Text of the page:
Last Tuesday October 4th, in Currie Hall, Dr Adam Chapnick delivered the Public Lecture for the Cowan Prize for Excellence in Research, entitled: Stephen Harper’s Diplomatic Counter-revolution: Conservative Foreign Policy, 2006-2011.
He is the deputy director of education at the Canadian Forces College and an associate professor of defence studies at the Royal Military College of Canada.
RMCC commandant, BGen Eric Tremblay and wife Lieutenant Colonel Brigid Dooley-Tremblay were front row spectators. Many other people from the RMCC community – including current and past military & academic staffs; officer cadets from all four years; PG students; family and friends of Dr. Chapnick also attended this celebration of his achievements.
Dr. John Cowan was on hand and presented the $5,000 prize while RMCC principal, Dr. Joel Sokolsky presented, Dr Chapnick a framed poster marking the occasion. (photo below)
The event was sponsored by the RMC Club of Canada Foundation.
Photos by: 25782 Brandon Friesen
Dr. Adam Chapnick wins prize for excellence in research
A/SLt 24498 Noelani Shore
The Dr. John Scott Cowan Prize for Research Excellence was created to restore the fundamental symmetry of a university professor’s career; there was an award for excellence in teaching, but the aspect of research had been neglected. A problem with both awards was the fact that they were announced quickly, and did not leave a large impact.
“To make this recognition more visible, I decided to steal an idea used at the University of Ottawa. The two prizes were announced, and the recipients were made to ‘sing for their supper’ in a public lecture, and that seemed to work well,” said Dr. Cowan.
Friends, family, and colleagues of Dr. Adam Chapnick, the winner of the 2011 Dr. John Scott Cowan Prize, gathered at Currie Hall at the Royal Military College on October 4 to celebrate his achievement.
Dr. Sokolsky, Principal of RMC, introduced Dr. Chapnick. He is the Associate Professor of Defence Studies and the Deputy Director of Education at the Canadian Forces College in Toronto. He has been one of the College’s, and indeed Canada’s, brightest young scholars.
“Over the past decade, Dr. Chapnick’s publication record has been nothing short of prodigious with five books, more than 30 journal articles, and numerous op-ed pieces in prominent Canadian newspapers, magazines both in print and on-line,” Dr. Sokolsky said. “He is also a regular contributor to the magazine, University Affairs, where his columns on teaching and research strategies are among the most widely read pieces.”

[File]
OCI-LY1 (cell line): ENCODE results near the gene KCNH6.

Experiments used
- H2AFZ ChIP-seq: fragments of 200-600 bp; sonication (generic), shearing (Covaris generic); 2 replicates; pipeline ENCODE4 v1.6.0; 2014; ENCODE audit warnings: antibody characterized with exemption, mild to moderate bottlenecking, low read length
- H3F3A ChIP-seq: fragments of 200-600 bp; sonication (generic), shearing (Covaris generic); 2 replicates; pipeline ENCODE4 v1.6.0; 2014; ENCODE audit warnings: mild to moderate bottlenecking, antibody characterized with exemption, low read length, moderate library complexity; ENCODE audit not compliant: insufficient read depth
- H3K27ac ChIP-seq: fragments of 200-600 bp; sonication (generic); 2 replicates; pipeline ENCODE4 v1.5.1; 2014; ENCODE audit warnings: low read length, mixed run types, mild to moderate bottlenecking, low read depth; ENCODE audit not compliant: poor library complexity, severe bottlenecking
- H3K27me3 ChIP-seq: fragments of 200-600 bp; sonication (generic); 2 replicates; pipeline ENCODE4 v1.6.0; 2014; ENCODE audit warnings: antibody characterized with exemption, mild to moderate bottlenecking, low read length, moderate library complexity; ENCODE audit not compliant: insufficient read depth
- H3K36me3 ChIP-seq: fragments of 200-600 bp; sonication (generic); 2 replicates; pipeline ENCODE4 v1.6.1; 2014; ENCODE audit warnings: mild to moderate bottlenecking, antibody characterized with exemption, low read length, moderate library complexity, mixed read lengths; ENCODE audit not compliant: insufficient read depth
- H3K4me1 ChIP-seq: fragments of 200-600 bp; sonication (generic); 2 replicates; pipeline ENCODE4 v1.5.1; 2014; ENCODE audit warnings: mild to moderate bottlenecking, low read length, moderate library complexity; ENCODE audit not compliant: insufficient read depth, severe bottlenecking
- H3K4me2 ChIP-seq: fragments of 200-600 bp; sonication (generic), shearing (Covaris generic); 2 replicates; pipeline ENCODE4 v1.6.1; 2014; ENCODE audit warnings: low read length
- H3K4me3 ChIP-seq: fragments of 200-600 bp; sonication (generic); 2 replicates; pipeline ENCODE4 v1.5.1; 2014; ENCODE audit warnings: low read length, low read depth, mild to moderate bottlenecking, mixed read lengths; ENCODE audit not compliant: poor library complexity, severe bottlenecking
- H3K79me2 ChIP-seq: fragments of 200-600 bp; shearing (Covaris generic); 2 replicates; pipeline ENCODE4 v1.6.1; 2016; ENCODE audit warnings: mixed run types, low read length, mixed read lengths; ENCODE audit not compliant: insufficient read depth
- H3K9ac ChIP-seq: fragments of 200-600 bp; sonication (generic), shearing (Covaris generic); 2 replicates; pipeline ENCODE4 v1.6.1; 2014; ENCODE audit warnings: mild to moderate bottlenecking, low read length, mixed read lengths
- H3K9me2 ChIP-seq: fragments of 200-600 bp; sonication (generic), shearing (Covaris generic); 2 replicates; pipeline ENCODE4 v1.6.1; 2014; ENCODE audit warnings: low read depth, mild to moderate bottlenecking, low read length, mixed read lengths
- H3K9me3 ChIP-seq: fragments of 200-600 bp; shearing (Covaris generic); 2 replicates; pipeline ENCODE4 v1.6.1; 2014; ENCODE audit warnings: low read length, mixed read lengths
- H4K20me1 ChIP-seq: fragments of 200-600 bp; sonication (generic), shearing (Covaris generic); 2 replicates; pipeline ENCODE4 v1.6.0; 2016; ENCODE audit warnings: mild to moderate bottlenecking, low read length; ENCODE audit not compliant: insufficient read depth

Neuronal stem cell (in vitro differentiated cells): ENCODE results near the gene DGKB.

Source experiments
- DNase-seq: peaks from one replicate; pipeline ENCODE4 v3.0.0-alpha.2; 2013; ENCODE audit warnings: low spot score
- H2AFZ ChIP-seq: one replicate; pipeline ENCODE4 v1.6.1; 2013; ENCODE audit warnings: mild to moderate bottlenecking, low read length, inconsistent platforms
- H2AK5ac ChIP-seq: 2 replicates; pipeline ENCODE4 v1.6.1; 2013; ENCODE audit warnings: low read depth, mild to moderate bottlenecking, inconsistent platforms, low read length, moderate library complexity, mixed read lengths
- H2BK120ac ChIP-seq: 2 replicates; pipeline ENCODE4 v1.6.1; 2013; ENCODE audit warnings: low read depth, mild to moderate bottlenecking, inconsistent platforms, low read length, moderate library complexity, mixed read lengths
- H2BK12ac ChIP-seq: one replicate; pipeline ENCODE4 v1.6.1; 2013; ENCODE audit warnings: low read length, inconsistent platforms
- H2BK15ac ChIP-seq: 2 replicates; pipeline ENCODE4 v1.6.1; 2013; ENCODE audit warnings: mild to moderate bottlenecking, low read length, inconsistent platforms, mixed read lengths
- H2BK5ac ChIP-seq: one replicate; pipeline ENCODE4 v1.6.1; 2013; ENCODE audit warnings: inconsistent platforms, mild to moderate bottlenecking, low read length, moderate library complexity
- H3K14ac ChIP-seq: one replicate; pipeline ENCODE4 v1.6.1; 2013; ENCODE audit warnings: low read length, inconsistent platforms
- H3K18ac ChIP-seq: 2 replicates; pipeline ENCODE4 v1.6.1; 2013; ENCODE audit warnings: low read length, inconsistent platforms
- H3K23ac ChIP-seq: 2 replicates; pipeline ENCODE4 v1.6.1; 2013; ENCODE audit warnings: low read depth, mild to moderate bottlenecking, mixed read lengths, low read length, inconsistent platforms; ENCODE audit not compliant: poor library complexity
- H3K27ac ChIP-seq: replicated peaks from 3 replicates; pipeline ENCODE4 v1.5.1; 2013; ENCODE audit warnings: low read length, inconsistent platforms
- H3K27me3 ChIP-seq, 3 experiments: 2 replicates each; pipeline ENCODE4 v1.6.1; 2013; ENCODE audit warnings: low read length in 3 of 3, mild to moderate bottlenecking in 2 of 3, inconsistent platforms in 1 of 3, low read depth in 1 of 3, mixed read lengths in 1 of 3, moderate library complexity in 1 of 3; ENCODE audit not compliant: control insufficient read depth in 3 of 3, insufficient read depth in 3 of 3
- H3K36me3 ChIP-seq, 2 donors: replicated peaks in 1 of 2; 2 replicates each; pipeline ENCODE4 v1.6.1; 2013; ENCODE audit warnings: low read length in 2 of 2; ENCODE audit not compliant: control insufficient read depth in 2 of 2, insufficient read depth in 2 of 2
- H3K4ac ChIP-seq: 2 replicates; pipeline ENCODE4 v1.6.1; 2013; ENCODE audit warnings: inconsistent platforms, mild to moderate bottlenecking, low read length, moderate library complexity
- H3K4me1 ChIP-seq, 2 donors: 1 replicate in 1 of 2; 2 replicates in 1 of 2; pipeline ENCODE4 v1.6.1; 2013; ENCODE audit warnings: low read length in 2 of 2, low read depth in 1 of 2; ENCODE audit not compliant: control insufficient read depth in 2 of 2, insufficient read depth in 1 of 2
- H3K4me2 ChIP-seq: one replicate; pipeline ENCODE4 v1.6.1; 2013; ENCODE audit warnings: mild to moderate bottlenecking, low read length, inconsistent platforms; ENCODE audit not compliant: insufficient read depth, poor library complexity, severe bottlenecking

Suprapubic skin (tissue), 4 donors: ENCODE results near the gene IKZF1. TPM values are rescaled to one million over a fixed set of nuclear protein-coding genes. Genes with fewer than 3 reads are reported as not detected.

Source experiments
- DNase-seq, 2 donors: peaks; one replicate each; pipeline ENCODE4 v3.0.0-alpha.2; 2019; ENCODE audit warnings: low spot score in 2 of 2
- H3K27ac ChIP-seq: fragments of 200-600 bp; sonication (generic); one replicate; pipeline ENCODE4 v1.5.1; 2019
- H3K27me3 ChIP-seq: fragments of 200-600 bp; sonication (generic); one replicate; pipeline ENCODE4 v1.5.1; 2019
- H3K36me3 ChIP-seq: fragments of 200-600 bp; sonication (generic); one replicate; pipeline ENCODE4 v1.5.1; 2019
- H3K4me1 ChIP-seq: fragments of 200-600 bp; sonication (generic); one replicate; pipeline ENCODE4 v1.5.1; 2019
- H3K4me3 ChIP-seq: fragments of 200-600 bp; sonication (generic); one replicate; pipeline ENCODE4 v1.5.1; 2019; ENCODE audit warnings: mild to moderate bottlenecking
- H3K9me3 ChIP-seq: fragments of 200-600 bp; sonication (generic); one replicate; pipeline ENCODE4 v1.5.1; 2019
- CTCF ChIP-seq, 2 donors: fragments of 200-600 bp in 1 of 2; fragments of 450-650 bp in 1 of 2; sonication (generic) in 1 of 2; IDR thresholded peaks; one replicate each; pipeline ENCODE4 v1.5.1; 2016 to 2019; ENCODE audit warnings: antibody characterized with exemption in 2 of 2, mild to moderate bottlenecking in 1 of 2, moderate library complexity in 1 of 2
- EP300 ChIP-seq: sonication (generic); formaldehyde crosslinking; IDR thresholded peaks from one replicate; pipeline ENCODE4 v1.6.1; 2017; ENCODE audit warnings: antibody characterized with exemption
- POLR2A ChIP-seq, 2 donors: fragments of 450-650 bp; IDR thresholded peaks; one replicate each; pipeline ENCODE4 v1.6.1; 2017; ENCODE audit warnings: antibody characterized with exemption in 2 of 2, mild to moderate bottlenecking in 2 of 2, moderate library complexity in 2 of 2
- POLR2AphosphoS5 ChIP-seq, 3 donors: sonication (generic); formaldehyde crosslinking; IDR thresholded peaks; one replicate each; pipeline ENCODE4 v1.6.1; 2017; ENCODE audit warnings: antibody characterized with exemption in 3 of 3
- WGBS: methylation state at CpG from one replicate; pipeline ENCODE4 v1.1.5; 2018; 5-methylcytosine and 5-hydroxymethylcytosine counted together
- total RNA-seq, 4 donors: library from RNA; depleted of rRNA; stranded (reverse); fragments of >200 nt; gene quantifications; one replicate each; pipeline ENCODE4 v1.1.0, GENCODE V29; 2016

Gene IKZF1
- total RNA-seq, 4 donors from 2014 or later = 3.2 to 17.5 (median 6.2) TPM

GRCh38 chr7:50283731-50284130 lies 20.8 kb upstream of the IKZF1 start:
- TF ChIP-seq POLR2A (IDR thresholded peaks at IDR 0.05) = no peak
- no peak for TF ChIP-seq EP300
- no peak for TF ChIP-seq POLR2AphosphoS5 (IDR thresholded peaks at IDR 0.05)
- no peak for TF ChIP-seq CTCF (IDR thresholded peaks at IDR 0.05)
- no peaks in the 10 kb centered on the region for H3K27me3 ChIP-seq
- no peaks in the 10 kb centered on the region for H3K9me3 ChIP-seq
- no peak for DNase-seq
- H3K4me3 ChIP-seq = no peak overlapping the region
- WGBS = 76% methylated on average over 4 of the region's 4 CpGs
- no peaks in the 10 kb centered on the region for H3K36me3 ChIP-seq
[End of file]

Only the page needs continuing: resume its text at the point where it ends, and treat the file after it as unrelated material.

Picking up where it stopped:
Dr. Chapnick has won the Rufus Z. Smith, the Marcel Cadieux Distinguished Writing Award, and the Marvin Gelber Prize.
“When I first met Dr. Chapnick at the CF College in Toronto, his youthful appearance made me think a Grade 6 student had gotten lost and wandered into the College,” Dr. Sokolsky laughed. “Even though he still has a youthful appearance, all of these awards and accolades confirm that Dr. Chapnick has established himself as the preeminent scholar in modern Canadian diplomatic history. With the presentation of the 2011 Cowan Prize for Excellence in Research, Dr Chapnick has added yet another honour to his ever growing list of accolades,” said Dr. Sokolsky.
Dr. Chapnick was “both shocked and flattered” to have his research recognized by being awarded the Cowan Prize. “Having now read more about the individual after whom this prize was named, I am even more humbled. John Cowan’s incredible career – as a researcher, a public servant, a university administrator, and an arbitrator – is overwhelming,” Dr. Chapnick said.
Dr. Chapnick ‘sang for his supper’ in his speech about Canada’s Foreign Policy over the past decade.
According to Dr. Chapnick, “the only revolutionary period began in 1996 when a Liberal foreign minister, Lloyd Axworthy, pursued an activist, spirited agenda, designed to simultaneously raise Ottawa’s diplomatic stature while also permanently altering the international landscape. The Axworthy doctrine was based on a series of principles and assumptions that diverged significantly from Canadian traditions.”
While Canada punches above its weight in many aspects, including military operations, its population size is so comparatively small that it lacks the capacity to “play a dominant role on the world stage.”
The Axworthy doctrine, however, saw Canada as a natural world leader, and it is only Axworthy’s immediate successor as foreign minister who stated that “when it comes to Canadian conduct on the world stage, ‘bland works.’”
Dr. Chapnick concluded his speech by imagining longingly what “the impact that Lloyd Axworthy might have made on the state of child poverty in Canadian cities or on the health of Canada’s indigenous communities had he been assigned a more domestically-oriented portfolio.”
Dr. Chapnick’s speech encouraged a lively exchange of ideas during the question period. His speech was illuminating, and aptly represented his considerable skill as a researcher and talents as an engaging speaker. Following the awards presentation, the audience enjoyed an opportunity to interact with Dr. Chapnick at a reception.